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## Combination Permutation Strategy

This topic has 3 member replies
myfish Rising GMAT Star
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Combination Permutation Strategy Fri Apr 27, 2012 12:21 pm
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I understand that the Combination and Permutation-formula can be used interchangeably as they are essentially the same. However, I stumble repeatedly over one type of question where I am not sure which question I should be using.

Example 1:
If there are 2 empty chairs left in an auditorium but there are 8 people who need to be seated, in how many number of different ways can those 8 people be seated on 2 empty chairs?

Example 2:
How many different ways are there to choose 2 candidates from 8 possible candidates?

Both questions deal with 8 into 2. However, one is done via Permutation and one is Combination! WHY? How can i identify which one to use, without guessing?

Thanks a lot to all the geniuses out there that can answer this sufficiently.

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Lasve Rising GMAT Star
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Fri Apr 27, 2012 2:58 pm
I use a simple Trick:
PERMUTATION = Position count, that means that if we have to "permutate" threee people (A;B;C) it is differetn wheter we have ABC or BCA so ABC ≠ BCA

COMBINATION = Position does NOT count, that means that if you have to "combine" three people (A;B;C)
Wether you have ABC or BCA is actually THE SAME!

Combination is a sort of IN or OUT Question
Permutation not only wants to know WHO seated, but also in What order!

Hope I helped to clarify your problem a little!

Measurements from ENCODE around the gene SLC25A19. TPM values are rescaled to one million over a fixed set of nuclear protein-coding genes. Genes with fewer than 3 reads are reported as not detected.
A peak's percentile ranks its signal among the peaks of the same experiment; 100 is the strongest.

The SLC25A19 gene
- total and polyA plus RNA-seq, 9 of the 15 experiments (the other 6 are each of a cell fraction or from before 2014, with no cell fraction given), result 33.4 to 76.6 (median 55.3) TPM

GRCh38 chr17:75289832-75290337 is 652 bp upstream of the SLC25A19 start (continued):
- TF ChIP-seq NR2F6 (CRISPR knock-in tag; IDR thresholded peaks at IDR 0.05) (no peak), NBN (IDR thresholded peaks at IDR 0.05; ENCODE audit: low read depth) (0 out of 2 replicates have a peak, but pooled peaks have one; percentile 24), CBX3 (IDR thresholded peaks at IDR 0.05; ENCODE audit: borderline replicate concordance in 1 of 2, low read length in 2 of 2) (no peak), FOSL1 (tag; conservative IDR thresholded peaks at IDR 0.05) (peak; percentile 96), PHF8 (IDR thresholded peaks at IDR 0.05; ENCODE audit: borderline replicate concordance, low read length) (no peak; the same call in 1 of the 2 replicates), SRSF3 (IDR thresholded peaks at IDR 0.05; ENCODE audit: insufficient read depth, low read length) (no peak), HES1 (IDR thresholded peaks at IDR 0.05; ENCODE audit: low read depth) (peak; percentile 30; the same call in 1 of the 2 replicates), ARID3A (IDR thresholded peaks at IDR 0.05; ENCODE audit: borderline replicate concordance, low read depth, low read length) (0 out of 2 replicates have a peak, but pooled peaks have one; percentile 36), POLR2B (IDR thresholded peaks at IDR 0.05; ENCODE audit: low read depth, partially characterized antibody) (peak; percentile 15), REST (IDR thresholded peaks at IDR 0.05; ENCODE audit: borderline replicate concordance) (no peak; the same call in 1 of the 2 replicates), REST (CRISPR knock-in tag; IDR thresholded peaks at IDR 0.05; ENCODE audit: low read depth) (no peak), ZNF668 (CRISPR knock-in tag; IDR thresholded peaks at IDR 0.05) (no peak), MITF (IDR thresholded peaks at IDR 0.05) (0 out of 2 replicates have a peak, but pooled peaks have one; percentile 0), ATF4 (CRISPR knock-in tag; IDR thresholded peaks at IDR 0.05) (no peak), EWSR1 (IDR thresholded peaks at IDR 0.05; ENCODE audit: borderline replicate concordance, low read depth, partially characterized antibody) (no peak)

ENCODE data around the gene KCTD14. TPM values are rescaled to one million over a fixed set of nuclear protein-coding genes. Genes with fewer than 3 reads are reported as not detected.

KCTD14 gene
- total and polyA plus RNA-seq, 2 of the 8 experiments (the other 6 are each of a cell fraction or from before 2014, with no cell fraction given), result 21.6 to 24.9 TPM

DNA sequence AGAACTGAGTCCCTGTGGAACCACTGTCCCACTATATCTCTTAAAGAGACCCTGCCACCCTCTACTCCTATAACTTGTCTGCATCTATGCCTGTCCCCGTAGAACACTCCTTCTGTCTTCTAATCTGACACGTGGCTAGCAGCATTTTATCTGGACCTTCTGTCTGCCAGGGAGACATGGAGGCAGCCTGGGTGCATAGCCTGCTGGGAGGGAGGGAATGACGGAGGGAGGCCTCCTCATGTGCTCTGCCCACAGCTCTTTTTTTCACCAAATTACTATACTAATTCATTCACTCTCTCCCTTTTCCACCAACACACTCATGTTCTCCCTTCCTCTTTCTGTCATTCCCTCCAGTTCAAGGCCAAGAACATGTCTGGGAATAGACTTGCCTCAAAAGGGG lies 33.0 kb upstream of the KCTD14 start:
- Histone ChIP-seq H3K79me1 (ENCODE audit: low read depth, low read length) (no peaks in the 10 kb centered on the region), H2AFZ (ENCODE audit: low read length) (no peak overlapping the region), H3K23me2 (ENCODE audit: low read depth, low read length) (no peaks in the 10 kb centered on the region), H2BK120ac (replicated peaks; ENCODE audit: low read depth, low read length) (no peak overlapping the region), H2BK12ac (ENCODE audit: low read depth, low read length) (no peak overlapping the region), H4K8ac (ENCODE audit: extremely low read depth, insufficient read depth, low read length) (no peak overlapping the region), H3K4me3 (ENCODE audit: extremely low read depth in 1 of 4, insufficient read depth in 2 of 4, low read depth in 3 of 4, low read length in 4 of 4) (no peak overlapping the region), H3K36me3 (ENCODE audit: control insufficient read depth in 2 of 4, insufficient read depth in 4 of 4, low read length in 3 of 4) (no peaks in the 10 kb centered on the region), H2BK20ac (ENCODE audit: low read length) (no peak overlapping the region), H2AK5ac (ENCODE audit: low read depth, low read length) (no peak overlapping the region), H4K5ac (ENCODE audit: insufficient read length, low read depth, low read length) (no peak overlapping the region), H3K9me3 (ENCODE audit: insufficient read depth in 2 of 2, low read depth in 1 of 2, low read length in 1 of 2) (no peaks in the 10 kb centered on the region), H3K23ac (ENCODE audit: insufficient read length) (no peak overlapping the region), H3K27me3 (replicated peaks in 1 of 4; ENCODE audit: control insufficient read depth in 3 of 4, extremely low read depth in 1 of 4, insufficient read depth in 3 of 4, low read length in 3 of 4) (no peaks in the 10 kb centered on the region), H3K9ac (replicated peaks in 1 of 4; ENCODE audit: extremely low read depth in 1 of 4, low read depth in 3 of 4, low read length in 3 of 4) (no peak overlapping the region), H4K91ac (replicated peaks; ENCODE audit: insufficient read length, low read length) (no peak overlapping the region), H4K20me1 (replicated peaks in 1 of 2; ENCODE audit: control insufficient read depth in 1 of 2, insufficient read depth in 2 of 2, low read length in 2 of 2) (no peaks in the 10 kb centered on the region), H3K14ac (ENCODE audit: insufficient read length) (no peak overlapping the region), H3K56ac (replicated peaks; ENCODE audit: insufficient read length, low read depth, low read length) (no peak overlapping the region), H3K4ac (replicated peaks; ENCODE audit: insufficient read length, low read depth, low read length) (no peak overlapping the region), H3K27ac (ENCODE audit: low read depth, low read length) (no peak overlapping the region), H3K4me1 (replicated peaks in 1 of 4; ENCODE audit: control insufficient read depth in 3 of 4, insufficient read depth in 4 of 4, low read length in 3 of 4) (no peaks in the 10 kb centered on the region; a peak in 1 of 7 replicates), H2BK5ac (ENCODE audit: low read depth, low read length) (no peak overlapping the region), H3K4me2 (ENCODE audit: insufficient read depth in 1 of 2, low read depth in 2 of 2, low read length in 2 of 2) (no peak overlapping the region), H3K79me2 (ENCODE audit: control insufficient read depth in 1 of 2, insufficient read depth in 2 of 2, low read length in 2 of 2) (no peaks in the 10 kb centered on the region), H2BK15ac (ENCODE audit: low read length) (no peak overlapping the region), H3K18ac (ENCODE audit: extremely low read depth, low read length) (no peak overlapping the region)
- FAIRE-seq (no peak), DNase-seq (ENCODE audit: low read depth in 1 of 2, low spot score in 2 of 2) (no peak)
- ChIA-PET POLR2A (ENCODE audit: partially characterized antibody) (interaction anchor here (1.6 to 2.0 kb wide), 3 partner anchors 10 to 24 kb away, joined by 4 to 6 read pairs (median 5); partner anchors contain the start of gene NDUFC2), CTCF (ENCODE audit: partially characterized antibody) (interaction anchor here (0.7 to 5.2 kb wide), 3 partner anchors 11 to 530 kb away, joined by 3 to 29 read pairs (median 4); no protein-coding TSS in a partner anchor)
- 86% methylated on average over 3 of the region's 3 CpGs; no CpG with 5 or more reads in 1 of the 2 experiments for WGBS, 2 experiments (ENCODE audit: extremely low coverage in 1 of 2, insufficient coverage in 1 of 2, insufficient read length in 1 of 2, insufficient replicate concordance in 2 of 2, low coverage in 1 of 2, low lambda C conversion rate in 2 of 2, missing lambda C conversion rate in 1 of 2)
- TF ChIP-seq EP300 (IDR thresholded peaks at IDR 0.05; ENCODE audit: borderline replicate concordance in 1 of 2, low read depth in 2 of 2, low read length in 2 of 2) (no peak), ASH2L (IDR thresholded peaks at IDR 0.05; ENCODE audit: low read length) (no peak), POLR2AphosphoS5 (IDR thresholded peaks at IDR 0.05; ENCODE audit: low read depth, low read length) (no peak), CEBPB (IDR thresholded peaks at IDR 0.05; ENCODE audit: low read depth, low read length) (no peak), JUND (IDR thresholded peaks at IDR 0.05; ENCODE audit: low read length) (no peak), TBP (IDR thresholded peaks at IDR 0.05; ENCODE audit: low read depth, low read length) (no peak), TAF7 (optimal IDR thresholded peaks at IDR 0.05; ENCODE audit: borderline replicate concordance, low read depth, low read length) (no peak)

Thanked by: myfish
Lasve Rising GMAT Star
Joined
20 Dec 2011
Posted:
30 messages
Thanked:
4 times
Fri Apr 27, 2012 2:58 pm
I use a simple Trick:
PERMUTATION = Position count, that means that if we have to "permutate" threee people (A;B;C) it is differetn wheter we have ABC or BCA so ABC ≠ BCA

COMBINATION = Position does NOT count, that means that if you have to "combine" three people (A;B;C)
Wether you have ABC or BCA is actually THE SAME!

Combination is a sort of IN or OUT Question
Permutation not only wants to know WHO seated, but also in What order!

Hope I helped to clarify your problem a little!

Shalabh's Quants Really wants to Beat The GMAT!
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Sat Apr 28, 2012 6:46 am
myfish wrote:
I understand that the Combination and Permutation-formula can be used interchangeably as they are essentially the same. However, I stumble repeatedly over one type of question where I am not sure which question I should be using.

Example 1:
If there are 2 empty chairs left in an auditorium but there are 8 people who need to be seated, in how many number of different ways can those 8 people be seated on 2 empty chairs?

Example 2:
How many different ways are there to choose 2 candidates from 8 possible candidates?

Both questions deal with 8 into 2. However, one is done via Permutation and one is Combination! WHY? How can i identify which one to use, without guessing?

Thanks a lot to all the geniuses out there that can answer this sufficiently.
Thumb Rule-- Whenever Qn. uses words like Arrangement, Distinct, Unique. One must calculate Permutation & when Qn. uses words like Selection, Choose, calculate combination.

_________________
Shalabh Jain,
e-GMAT Instructor

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